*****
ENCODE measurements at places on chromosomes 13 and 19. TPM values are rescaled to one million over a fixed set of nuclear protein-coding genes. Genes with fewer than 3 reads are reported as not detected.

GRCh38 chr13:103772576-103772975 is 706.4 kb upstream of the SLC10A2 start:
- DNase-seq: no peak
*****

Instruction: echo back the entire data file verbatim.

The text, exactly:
ENCODE measurements at places on chromosomes 13 and 19. TPM values are rescaled to one million over a fixed set of nuclear protein-coding genes. Genes with fewer than 3 reads are reported as not detected.

GRCh38 chr13:103772576-103772975 is 706.4 kb upstream of the SLC10A2 start:
- DNase-seq: no peak